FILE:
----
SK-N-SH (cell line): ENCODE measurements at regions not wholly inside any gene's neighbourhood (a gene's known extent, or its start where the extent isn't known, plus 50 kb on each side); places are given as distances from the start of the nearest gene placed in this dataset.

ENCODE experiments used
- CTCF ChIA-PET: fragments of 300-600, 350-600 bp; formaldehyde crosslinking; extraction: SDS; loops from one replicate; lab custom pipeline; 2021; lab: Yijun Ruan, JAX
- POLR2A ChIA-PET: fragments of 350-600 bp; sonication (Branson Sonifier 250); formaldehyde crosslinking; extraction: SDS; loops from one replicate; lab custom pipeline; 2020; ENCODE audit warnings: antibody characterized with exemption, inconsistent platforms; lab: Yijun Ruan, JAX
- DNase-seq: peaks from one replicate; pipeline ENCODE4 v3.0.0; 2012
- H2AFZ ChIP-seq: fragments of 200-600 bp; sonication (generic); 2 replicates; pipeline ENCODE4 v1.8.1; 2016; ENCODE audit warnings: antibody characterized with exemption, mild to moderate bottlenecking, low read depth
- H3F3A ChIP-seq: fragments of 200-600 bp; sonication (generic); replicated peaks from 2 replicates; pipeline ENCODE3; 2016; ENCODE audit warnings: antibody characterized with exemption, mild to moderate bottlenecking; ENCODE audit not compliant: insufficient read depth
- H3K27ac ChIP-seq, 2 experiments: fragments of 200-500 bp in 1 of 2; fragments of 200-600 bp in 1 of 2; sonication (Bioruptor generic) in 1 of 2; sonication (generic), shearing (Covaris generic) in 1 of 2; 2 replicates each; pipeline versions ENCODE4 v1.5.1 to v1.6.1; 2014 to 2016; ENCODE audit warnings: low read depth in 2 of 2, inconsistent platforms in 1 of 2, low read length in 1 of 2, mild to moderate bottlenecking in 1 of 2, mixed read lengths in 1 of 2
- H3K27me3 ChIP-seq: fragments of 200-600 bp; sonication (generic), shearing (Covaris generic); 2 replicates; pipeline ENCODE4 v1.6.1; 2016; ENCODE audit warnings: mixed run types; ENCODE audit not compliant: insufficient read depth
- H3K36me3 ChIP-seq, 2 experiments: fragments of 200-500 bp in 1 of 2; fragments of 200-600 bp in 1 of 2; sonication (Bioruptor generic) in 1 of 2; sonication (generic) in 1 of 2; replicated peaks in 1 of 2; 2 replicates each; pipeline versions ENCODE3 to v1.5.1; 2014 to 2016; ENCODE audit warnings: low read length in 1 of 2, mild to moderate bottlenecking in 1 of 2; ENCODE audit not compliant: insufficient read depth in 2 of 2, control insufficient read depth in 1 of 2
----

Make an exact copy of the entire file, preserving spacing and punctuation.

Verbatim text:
SK-N-SH (cell line): ENCODE measurements at regions not wholly inside any gene's neighbourhood (a gene's known extent, or its start where the extent isn't known, plus 50 kb on each side); places are given as distances from the start of the nearest gene placed in this dataset.

ENCODE experiments used
- CTCF ChIA-PET: fragments of 300-600, 350-600 bp; formaldehyde crosslinking; extraction: SDS; loops from one replicate; lab custom pipeline; 2021; lab: Yijun Ruan, JAX
- POLR2A ChIA-PET: fragments of 350-600 bp; sonication (Branson Sonifier 250); formaldehyde crosslinking; extraction: SDS; loops from one replicate; lab custom pipeline; 2020; ENCODE audit warnings: antibody characterized with exemption, inconsistent platforms; lab: Yijun Ruan, JAX
- DNase-seq: peaks from one replicate; pipeline ENCODE4 v3.0.0; 2012
- H2AFZ ChIP-seq: fragments of 200-600 bp; sonication (generic); 2 replicates; pipeline ENCODE4 v1.8.1; 2016; ENCODE audit warnings: antibody characterized with exemption, mild to moderate bottlenecking, low read depth
- H3F3A ChIP-seq: fragments of 200-600 bp; sonication (generic); replicated peaks from 2 replicates; pipeline ENCODE3; 2016; ENCODE audit warnings: antibody characterized with exemption, mild to moderate bottlenecking; ENCODE audit not compliant: insufficient read depth
- H3K27ac ChIP-seq, 2 experiments: fragments of 200-500 bp in 1 of 2; fragments of 200-600 bp in 1 of 2; sonication (Bioruptor generic) in 1 of 2; sonication (generic), shearing (Covaris generic) in 1 of 2; 2 replicates each; pipeline versions ENCODE4 v1.5.1 to v1.6.1; 2014 to 2016; ENCODE audit warnings: low read depth in 2 of 2, inconsistent platforms in 1 of 2, low read length in 1 of 2, mild to moderate bottlenecking in 1 of 2, mixed read lengths in 1 of 2
- H3K27me3 ChIP-seq: fragments of 200-600 bp; sonication (generic), shearing (Covaris generic); 2 replicates; pipeline ENCODE4 v1.6.1; 2016; ENCODE audit warnings: mixed run types; ENCODE audit not compliant: insufficient read depth
- H3K36me3 ChIP-seq, 2 experiments: fragments of 200-500 bp in 1 of 2; fragments of 200-600 bp in 1 of 2; sonication (Bioruptor generic) in 1 of 2; sonication (generic) in 1 of 2; replicated peaks in 1 of 2; 2 replicates each; pipeline versions ENCODE3 to v1.5.1; 2014 to 2016; ENCODE audit warnings: low read length in 1 of 2, mild to moderate bottlenecking in 1 of 2; ENCODE audit not compliant: insufficient read depth in 2 of 2, control insufficient read depth in 1 of 2